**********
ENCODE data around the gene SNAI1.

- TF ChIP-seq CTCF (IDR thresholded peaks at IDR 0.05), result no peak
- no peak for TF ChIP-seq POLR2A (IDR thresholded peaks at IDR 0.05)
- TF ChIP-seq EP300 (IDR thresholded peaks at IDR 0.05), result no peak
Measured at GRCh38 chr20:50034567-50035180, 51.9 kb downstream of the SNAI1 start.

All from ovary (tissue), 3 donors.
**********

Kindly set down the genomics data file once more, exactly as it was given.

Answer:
ENCODE data around the gene SNAI1.

- TF ChIP-seq CTCF (IDR thresholded peaks at IDR 0.05), result no peak
- no peak for TF ChIP-seq POLR2A (IDR thresholded peaks at IDR 0.05)
- TF ChIP-seq EP300 (IDR thresholded peaks at IDR 0.05), result no peak
Measured at GRCh38 chr20:50034567-50035180, 51.9 kb downstream of the SNAI1 start.

All from ovary (tissue), 3 donors.